CROSSING THE LINE

An unseen demarcation line separates Bekasi and Jakarta. How I imagine it to be is this: two big squares juxtaposed to one another and the moment you reach the edge, or the line, of Square A (read: Jakarta) you enter Square B or Bekasi, the suburban counterpart that’s caught between modernity and the rhythm of bucolic living, and vice versa. As I wrote in my earlier posts, Bekasi’s pacing is much slower yet it’s not retrogressive. It’s moving forward at its own pace; mo one’s pushing it and it’s not allowing itself to be pushed. It has its own malls and restaurants, the ubiquitous amenities of modern-day living, which are of a different standard but suits the needs and tastes of the local residents. Or another way to put it: imported items found in Jakarta are matched by local products in Bekasi in which the latter enjoy more prominence in the supermarket shelves than the former. If one desired imported products – ranging from the lovely yellow lemons, boxes of couscous and chamomile tea, and bags of sweet potatoes – one has to cross the line to Jakarta. The travel time from Bekasi to Jakarta is below an hour on normal road conditions. Expect it to crawl at a snail’s pace when the infamous Indonesian traffic jam gets underway. Your driver better be a patient one and you should be armed with a book or your iPod.

My friend Alex and I wanted to de-stress after a week of teaching, marking papers and explaining to parents why their children’s marks were slipping so we headed to Plaza Senayan where we noted the stark differences between the two squares.

Plaza Senayan is a veritable catwalk. The women were dressed to the nines! To think that they were just strolling around the mall, window shopping, movie watching or eating out. Signature bags – Prada, Louis Vuitton, Birkin and Chanel – whizzed past by me, shouldered or hand-held. The fashion of the day was skinny jeans, stilettos and a simple top. Make up was light and the hair was tied up or let down. I found myself gawking at this young woman, her arm looped through her boyfriend’s, because she had the attitude to match her outfit of black top and leggings, light brown jacket and brown stilettos, and a Birkin bag swinging from her hand. She walked sans that haughty mien but an aura exuding confidence in her style and herself. She was the only one I saw who made a fashion statement with aplomb unlike this other woman – particularly this woman – who should have been handcuffed by the fashion police. Her get up: black mini skirt, grey tights, orange pumps with gold piping and an aquamarine bag (I forget the brand). Not exactly to my liking, but it could have been pulled off if she wasn’t slouching and her walk didn’t hint at pain every time she took a step.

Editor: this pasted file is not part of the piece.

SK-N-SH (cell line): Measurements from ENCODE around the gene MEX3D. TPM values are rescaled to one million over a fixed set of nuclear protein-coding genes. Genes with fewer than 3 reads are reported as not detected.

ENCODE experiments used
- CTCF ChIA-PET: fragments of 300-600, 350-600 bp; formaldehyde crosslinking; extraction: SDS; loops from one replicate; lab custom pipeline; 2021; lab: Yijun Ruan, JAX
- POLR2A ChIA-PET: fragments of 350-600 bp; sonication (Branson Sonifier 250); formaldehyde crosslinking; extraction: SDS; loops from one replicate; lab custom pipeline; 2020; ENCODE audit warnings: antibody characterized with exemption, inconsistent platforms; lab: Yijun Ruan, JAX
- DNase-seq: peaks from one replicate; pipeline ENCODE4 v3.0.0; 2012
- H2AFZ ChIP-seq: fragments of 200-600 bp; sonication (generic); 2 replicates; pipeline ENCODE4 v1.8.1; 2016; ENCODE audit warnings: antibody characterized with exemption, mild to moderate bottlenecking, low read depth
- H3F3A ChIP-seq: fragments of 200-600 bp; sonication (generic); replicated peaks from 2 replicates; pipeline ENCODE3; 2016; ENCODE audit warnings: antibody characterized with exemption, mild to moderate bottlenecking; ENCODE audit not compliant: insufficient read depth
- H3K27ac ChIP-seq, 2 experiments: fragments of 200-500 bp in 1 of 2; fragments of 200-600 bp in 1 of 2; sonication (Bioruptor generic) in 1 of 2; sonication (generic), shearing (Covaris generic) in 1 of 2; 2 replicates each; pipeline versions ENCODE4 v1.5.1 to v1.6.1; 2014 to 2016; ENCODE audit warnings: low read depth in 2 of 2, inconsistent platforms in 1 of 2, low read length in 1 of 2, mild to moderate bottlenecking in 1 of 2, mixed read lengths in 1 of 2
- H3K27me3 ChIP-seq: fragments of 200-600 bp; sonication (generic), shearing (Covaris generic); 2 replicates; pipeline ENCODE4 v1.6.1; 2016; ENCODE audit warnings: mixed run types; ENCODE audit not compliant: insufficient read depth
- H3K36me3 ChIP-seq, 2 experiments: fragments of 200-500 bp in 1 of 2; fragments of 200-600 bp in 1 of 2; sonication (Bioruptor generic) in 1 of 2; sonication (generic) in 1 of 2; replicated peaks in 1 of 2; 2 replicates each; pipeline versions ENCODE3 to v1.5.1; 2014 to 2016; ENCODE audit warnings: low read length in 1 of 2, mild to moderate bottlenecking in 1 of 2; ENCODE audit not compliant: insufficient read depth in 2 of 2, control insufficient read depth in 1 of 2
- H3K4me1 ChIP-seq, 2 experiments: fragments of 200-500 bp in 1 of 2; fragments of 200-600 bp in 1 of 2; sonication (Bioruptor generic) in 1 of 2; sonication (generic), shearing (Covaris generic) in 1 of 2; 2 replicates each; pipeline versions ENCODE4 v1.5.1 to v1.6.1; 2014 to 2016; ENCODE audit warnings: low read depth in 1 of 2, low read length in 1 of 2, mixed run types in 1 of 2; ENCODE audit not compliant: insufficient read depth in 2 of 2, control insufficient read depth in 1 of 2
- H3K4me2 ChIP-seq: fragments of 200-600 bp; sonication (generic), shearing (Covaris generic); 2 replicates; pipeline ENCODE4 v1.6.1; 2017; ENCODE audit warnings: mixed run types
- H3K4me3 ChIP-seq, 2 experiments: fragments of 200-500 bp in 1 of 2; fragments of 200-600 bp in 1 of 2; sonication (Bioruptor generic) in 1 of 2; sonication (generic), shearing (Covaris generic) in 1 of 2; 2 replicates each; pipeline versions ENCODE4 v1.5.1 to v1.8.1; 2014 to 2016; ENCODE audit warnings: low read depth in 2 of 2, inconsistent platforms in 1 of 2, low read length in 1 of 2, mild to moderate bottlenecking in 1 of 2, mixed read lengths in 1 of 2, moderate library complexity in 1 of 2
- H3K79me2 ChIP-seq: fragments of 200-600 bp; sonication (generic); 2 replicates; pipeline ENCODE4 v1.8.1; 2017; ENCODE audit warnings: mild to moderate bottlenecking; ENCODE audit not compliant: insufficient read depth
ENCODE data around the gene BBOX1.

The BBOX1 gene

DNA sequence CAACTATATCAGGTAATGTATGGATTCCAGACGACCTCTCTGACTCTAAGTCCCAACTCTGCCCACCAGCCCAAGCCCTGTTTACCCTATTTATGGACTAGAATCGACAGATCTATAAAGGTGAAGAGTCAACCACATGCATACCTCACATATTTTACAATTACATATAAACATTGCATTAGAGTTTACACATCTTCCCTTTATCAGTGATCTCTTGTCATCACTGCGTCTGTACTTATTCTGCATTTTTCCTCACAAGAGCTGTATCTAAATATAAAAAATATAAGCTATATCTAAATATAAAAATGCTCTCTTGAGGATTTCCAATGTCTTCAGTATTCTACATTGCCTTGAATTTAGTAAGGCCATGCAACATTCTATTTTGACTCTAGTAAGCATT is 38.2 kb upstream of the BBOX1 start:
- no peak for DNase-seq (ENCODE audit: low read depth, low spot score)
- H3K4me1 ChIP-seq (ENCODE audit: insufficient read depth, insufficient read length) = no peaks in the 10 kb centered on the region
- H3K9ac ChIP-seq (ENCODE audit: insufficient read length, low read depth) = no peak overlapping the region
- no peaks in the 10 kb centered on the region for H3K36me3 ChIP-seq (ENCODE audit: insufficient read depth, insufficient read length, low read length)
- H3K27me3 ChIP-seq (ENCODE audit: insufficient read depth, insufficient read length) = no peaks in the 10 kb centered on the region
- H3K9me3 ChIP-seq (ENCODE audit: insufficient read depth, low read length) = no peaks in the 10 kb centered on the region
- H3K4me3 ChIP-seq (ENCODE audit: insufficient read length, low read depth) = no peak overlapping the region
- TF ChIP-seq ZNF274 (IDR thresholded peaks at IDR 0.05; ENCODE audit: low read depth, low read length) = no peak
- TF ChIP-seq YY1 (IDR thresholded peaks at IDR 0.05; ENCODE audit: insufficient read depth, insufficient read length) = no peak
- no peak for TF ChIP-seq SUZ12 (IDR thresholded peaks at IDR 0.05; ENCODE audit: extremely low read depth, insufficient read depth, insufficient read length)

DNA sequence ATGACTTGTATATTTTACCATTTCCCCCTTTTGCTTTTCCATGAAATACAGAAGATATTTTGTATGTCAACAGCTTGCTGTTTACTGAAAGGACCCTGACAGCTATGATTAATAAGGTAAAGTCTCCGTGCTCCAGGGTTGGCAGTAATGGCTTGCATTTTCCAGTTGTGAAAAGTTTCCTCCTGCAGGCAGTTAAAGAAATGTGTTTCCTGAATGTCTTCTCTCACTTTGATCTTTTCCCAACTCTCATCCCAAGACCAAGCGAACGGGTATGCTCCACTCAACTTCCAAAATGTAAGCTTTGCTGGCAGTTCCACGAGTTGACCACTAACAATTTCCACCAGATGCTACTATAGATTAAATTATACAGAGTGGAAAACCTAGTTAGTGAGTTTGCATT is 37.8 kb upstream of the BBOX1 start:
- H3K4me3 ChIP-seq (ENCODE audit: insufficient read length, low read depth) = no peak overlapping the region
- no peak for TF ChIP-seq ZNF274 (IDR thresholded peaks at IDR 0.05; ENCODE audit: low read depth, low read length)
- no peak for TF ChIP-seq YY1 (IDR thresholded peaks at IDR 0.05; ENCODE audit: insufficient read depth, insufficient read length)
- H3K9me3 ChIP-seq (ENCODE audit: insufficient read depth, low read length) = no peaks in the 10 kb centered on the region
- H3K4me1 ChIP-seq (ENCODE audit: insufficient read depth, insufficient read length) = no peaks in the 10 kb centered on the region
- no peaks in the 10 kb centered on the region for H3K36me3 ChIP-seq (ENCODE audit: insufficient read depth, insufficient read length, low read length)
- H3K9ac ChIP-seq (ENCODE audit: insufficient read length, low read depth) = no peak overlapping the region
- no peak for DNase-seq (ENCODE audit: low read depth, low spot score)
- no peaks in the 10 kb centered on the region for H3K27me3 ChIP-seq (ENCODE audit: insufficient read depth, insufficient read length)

Bekasi’s fashion is more laidback. It’s not so much about making a fashion statement in public than being comfortable in what they’re wearing in public so stilettos are nowhere to seen compared to flat shoes, sneakers, flip-flops, t-shirts and jeans.

The differences in food choices were also very noticeable. Alex and I were like children let loose in a candy store! The Food Hall is complete, which means I can buy my boxes of couscous and chamomile tea and yellow lemons while Alex can buy his favorite peeled pomelo, sweet potato, cream soups etc easily unlike in Bekasi’s supermarkets. The choices are, obviously, varied. Besides that, Plaza Senayan has food outlets that are not found in Bekasi viz. Krispy Kreme Doughnuts at the basement and Cold Stone Creamery on level 4. But Bekasi is not that isolated – it has Starbucks (no Coffeebean & TeaLeaf though) and J Co Donuts. Krispy Kreme die-hards can look to J Co Donuts for donut comfort when they’re unable to get to Jakarta. Sorry to say, Bread Talk is the only choice for delectable bread and pastries in Bekasi.

Square A wins hands down with the choices for dining outlets. Our choices for dinner were Marché for hot-off-the pan rosti on level 5 or Sushi Tei for awesome sushi rolls and sashimi on level 3.  Sushi Tei won. Hoka Hoka Bento, a bad imitation of Japanese bento meals, is the best one can do for Japanese cuisine in Bekasi, which isn’t saying much. At Sushi Tei, Alex and I tucked into a heavenly repast of mango roll, soft shell crab maki, miso soup, chawanmushi and hotate teriyaki.

Marché will be our next dinner destination the next time we’re in Square A. In the meantime, it was time to cross the line and head back to almost-rural Square B.

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